Chef Q&A: Pour Judgement’s Tim Sousa By Jonathan Clancy Every once in a while, it’s okay to exercise a little Pour Judgement. The Bar & Grille has been a staple of the Broadway scene for years now. As if running one of the most popular bars in Newport didn’t keep them busy already, owners Hank Whitten and Kevin Sullivan recently opened their PJ To Go takeout restaurant, located just a little farther down Broadway, for dinner as well as lunch. Chef Tim Sousa keeps cranking out the innovative and flavorful PJ dishes that put the original Pour Judgement on the map. Sousa, 26, grew up in Middletown and attended culinary school at Johnson & Wales University in Providence. He spent the first eight years of his career working in various locations for the Newport Restaurant Group, but says that he really enjoys the freedom and casual atmosphere working at Pour Judgement. I worked at The Mooring for six years with their chef at the time, Brian Mansfield. He was a great mentor to me. That’s when I really started to look at cooking as an art form rather than just a job. From there, I got to work for Blackstone Catering, 22 Bowen’s, and Trio, so I was exposed to all these great chefs, different types of food, and different ways of running restaurants. Probably my weirdest pet peeve is that when we cook asparagus, if the tips aren’t all facing the same way in the pan, it drives me nuts. In the kitchen, I can’t do without a sharp knife. I use a middletier Shun knife. I just love their knives. They hold a good edge. I’ve had a couple of German knives, and even those have a straight edge on them. I take good care of my knives. My ultimate career goal would be to own my own place. I’m big into sustainable practices. I also love fishing and the ocean. My friend and I are really into that “farm to table” idea, and we like to brew beer. So, my dream would be to own a deli/prepared goods/ farm/brewery. That way we could grow the food, raise the animals, and do everything ourselves. I cook a lot at home. People al-

lot in the summer because they’re so easy to shoot. I’ll crust the fish with corn meal and lightly pan-fry it. I eat it with a sweet and spicy tomato jam, which is basically just a little bit of sugar, tomatoes, and hot peppers. My last meal on earth would be this Portuguese pork dish that my friend and I make. You take the pork and season it with paprika, salt, pepper, and some other things. Then you braise it so the meat is falling off the bone. Then you cool that down, and the liquid has fat on top. We save that and reduce it for a sauce. You then broil the pork in the oven and use the fat drippings to get it nice and crispy. You end up with a bowl full of pork goodness that you can eat with a loaf of bread.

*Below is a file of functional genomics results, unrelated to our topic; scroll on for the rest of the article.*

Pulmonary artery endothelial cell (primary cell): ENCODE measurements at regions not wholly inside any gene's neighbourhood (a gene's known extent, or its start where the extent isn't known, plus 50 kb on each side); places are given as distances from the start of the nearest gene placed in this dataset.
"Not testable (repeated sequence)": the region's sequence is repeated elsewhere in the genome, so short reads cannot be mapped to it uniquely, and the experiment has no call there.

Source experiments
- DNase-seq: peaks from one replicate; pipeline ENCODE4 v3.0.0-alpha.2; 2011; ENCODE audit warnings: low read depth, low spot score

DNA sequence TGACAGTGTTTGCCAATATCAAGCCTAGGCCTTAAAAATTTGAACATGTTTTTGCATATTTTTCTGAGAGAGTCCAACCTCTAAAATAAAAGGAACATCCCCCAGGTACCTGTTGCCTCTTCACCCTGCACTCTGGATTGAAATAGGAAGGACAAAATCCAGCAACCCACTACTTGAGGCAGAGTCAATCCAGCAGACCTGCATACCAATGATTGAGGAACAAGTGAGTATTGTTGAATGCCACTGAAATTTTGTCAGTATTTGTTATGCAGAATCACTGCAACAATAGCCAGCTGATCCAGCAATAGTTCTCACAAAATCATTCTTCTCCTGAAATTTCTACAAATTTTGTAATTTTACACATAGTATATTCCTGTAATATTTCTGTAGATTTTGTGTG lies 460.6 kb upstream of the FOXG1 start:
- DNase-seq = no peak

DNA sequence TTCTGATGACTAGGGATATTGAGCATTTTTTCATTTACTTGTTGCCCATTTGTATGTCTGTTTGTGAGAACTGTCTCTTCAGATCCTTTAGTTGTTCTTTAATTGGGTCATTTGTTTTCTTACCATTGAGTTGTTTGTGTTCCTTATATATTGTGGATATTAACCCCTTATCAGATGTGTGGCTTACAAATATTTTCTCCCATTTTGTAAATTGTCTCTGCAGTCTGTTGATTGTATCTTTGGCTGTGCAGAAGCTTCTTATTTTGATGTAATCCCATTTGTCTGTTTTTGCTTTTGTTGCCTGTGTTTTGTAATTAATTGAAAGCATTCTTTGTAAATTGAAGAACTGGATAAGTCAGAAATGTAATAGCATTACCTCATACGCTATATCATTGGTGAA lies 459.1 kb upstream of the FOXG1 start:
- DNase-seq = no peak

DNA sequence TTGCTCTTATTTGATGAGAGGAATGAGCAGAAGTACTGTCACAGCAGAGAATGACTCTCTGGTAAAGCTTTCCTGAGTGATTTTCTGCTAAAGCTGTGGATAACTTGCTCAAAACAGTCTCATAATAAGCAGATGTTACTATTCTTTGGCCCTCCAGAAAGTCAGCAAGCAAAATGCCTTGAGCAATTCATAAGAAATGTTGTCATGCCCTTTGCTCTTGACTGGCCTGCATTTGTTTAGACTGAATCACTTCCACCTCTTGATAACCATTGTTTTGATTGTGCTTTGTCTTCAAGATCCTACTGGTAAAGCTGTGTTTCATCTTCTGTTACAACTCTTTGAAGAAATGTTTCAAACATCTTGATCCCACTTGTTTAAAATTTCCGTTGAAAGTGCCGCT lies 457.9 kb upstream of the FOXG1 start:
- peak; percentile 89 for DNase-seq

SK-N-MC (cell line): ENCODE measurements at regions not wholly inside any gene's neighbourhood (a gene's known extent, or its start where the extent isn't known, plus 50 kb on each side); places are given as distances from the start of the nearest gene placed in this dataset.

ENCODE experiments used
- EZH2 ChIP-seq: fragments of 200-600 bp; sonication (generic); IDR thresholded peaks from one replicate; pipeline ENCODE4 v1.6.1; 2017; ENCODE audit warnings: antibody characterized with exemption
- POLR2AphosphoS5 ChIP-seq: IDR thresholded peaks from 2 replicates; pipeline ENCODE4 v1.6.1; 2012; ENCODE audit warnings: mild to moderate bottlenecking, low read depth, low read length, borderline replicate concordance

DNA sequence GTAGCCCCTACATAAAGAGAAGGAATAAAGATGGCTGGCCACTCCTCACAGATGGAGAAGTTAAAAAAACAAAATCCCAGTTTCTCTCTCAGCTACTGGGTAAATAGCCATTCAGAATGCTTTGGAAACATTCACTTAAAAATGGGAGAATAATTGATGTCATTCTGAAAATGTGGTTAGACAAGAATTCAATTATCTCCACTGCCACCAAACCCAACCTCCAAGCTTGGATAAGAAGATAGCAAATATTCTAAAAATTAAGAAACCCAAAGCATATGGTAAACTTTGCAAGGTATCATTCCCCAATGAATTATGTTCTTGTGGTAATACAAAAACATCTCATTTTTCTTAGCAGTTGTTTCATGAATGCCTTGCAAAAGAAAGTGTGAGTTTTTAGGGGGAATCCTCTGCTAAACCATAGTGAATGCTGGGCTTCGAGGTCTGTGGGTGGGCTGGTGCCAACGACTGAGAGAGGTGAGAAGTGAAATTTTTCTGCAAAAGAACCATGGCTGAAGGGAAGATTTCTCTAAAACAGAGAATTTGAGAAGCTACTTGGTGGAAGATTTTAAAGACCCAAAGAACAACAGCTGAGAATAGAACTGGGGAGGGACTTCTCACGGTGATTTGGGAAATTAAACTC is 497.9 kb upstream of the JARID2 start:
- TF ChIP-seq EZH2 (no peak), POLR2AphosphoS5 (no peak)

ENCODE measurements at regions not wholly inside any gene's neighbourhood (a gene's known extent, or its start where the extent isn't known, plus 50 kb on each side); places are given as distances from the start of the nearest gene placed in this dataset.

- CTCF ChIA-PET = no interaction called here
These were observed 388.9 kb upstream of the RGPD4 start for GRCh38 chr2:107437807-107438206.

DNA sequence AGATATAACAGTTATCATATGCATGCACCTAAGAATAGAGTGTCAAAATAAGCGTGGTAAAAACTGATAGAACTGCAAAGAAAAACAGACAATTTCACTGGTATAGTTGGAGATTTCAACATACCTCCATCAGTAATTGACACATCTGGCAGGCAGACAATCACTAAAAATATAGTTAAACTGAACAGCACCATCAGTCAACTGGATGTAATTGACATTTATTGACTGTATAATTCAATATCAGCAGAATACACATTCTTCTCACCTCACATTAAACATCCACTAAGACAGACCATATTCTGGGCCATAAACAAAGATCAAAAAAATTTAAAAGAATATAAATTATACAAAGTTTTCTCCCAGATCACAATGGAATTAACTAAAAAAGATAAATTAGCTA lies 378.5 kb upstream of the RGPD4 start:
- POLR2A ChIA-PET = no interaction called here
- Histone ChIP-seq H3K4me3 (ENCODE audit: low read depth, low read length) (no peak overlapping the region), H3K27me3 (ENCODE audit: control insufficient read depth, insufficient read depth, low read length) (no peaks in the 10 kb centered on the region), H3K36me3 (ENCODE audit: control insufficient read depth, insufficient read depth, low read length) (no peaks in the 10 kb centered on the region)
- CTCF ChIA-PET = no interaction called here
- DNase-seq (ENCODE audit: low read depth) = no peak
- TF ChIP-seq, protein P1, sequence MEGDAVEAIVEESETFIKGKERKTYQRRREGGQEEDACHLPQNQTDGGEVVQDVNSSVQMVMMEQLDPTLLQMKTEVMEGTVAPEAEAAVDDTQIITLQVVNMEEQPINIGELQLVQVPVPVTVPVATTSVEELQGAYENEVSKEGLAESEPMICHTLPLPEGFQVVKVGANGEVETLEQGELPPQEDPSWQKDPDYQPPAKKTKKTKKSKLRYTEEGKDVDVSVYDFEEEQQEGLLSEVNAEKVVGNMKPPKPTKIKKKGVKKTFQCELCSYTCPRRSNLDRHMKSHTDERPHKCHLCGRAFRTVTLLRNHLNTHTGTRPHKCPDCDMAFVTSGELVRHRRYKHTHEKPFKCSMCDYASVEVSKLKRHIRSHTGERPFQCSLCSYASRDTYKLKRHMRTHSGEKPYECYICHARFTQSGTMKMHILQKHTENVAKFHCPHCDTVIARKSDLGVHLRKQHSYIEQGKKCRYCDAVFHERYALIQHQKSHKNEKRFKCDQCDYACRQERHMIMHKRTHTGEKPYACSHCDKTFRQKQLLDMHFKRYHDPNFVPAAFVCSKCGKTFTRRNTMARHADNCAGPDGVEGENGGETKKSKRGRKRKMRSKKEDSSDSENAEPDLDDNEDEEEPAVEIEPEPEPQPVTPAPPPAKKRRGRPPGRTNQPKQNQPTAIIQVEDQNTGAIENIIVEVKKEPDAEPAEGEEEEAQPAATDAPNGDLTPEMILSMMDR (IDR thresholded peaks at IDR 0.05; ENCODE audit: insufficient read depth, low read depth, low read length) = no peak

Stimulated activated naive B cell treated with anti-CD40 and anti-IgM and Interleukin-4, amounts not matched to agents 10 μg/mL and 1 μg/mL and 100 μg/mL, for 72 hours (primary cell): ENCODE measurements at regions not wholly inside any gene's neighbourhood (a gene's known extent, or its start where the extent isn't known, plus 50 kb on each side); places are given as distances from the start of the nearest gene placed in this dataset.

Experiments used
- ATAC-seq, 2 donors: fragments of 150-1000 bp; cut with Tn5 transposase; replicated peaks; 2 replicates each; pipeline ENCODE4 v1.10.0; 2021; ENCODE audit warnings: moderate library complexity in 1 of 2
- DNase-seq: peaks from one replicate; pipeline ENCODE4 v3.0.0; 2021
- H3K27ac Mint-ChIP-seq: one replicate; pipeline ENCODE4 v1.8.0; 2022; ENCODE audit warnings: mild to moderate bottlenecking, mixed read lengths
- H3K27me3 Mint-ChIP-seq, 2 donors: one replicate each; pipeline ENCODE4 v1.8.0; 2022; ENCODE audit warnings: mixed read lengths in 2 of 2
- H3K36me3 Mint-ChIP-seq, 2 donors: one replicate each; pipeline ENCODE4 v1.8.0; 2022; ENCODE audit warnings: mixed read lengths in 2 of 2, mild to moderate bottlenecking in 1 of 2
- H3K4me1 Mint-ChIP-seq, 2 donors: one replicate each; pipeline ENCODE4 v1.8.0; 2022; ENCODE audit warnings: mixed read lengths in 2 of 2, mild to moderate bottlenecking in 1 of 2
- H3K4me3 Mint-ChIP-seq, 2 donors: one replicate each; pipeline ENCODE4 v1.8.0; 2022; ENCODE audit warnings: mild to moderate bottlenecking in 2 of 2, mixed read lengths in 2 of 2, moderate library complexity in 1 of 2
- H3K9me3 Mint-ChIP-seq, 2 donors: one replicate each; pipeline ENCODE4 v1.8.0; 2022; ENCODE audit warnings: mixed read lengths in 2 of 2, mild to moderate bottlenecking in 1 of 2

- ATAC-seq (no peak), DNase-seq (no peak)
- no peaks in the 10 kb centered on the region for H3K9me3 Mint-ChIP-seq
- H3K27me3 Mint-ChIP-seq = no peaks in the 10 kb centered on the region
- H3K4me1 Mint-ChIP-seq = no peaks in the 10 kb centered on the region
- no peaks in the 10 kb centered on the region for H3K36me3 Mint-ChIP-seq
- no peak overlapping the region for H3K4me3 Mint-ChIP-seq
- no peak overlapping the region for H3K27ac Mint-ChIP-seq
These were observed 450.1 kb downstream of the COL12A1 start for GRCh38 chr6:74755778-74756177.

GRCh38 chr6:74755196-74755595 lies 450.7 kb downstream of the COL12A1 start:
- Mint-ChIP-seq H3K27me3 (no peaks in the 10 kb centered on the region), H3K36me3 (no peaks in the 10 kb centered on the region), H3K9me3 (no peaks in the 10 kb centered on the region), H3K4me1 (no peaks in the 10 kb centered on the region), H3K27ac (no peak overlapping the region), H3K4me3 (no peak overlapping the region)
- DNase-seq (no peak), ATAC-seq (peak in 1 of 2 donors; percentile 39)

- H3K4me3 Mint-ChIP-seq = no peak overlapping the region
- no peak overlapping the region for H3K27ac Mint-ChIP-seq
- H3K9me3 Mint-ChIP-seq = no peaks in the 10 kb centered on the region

On The Menu Appetizers Chef Tim Sousa plates PJ’s fries for the lunch crowd. (Photo by Jonathan Clancy) ways ask me why I’m cooking on my days off, but I just love to cook. My mom, sister, and I eat a lot of whole grain, all natural types of food. I like to cook what is readily available. If it’s there, cook it – that’s kind of my mantra. I love buying a whole chicken and using every single part. When I go to someone’s house for dinner, I bring my knives, because they usually won’t have good ones. I can do a lot with a sharp knife, a fish spatula, and tongs. I bring spices too. A lot of people don’t have great spices on hand. In my free time, I do a lot of spear fishing, cliff diving, adventurous things. The perfect day for me would be to wake up in the morning, do some spear fishing, then hit up a farmers’ market to get some fresh produce, grab some beers, and have a barbecue on the beach. I don’t have a favorite cookbook. I have this one that just says “Spain” on it. It’s a collection of recipes from all over Spain, and I get a lot of inspiration from that book. “Eleven Madison Park” is crazy. I don’t own it, but I‘ve browsed

Cornmeal crusted Tatoug (Blackfish) Over summer squash and zucchini with chipotle tomato jam 4 - 8 oz. blackfish fillets 6 oz. cornmeal 1 oz. Cajun seasoning 1/2 oz. sea salt 2 cups canola oil 10 plum tomatoes peeled 1 cup sugar 2 chipotle peppers 6 basil leaves sliced 2 summer squash 2 zucchini Tomato Jam To peel the tomatoes drop them in boiling water for about one minute and then run under cold water the skin should be easily removed. Place peeled tomatoes, sugar, and chipotle peppers in a saucepan and simmer on low crushing the tomatoes as you stir occasionally. Simmer until thick about an hour then remove from heat and add sliced basil.